Saturday, January 15, 2011

Beware of Tight Braids

OK...I'm sorry but these braids look to damn tight. My edges would be screaming for dear life. Look closely Curlies at the cornrows around her hair line..OUCH!

Friday, January 7, 2011

Running While Natural

I guess you could call me a runner...sounds funny when I say it, but yours truly laces up her kicks and runs half marathons (13.1 miles) for shits and giggles...LMAO Below is a blog post I did for Black Girls Run.
Since it's the start of a new year, why not take advantage of all he benefits of being natural...especialy exercise. Check out the post below...Running While Natural.
“Girl I do NOT want to sweat out my hair!!” You will hear this same mantra repeated by many women of color whether their hair is relaxed or natural! Many of us don’t take to kindly to sweating out a $50 deep condition, blow dry and style, and the same applies to natural ladies who have spent a few hours putting two strand twist in their hair in hopes of achieving the perfect twist out. Burning serious calories equals sweating and there is nothing quite like the sweat produced when pounding the pavement and running.

Whether you want to call it highly textured hair, natural hair, kinky hair, curly hair or nappy hair, the result is the same after a long run…a scalp filled with salt and sweat which is a lethal combination for your tresses. The salt that sweat produces dries out your scalp and can leave your hair looking dull, brittle and lifeless if you don’t care for your hair properly.

So how do you care for your locks and still get your fitness on???? The answer is water…good old fashioned H2O. This is what works for me and several other ladies I know who “run while natural.” Each of us will have to find what works for our specific hair, but I think my routine is as good place as any to start with.

I will not allow sweat and salt to sit on my scalp for more than 2 days without rinsing my scalp with plain old water. This means if I run two days in a row, on the second day after my run I will rinse my scalp and hair with water while in the shower. I do not use shampoo or conditioner since my hair really isn’t dirty, my scalp simply needs to be cleansed. On the day that I do my long run (for me 7 miles or more) I co-wash my hair in the shower after the run. Co-washing means to wash your hair using only conditioner. I rinse my hair with water and then saturate it with my favorite moisturizing conditioner and let it sit on my hair while I handle the rest of my showering business and then simply rinse out the conditioner in the shower. It’s important to use a moisturizing conditioner because textured hair craves moisture whether your hair is relaxed or natural.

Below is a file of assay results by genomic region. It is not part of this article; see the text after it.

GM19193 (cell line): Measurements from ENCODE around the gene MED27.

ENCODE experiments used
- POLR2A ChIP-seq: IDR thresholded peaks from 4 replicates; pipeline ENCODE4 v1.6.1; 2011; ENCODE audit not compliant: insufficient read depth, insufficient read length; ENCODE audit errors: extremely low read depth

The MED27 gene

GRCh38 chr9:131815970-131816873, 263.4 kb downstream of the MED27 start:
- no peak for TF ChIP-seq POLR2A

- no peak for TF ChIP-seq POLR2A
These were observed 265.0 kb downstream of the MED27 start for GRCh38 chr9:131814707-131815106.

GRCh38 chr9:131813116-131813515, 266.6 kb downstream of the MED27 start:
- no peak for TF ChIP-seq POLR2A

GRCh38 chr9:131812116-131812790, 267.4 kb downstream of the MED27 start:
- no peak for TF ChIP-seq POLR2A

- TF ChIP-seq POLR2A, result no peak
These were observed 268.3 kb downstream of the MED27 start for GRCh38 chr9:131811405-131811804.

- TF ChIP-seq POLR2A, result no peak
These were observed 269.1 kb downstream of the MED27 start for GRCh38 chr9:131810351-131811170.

I wash my hair once a week using a sulfate free shampoo and follow up the shampoo with a deep conditioning treatment. Anytime I rinse, co-wash or wash my hair I always follow up with a good leave-in conditioner! Maintaining well moisturized, soft kinks and curls is very important to achieving and maintaining healthy hair. You have to get the salt and dirt off your scalp in order to do that. No one wants their hair feeling like a brillo pad and if you leave sweat and salt sitting on your scalp for to long, that is exactly what you will end up with…a birllo puff…not cute ☹

Wednesday, January 5, 2011

UPDATE...Curls Products at Target

You may recall that I found some of the Curls products on clearance at my local Target store and scooped them up. Well I returned the unused products for 2 reasons.

First I need more hair care products like i need a hole in my head and have vowed NOT to buy any hair products in 2011.

Second, after further research I discovered why I wasn't able to find the products I purchased at Target listed on the Curls site. The Curls products sold at Target have specifically been made for Target stores...basically this means that in order to mass produce products for a large retailer the and to remain cost effective, ingredients used in the Target store products are different than those used in Curls products sold online. So yeah I took that stuff back. The ingredients were not bad but bottom line is I DON'T NEED any more products even if they are on clearance...LMAO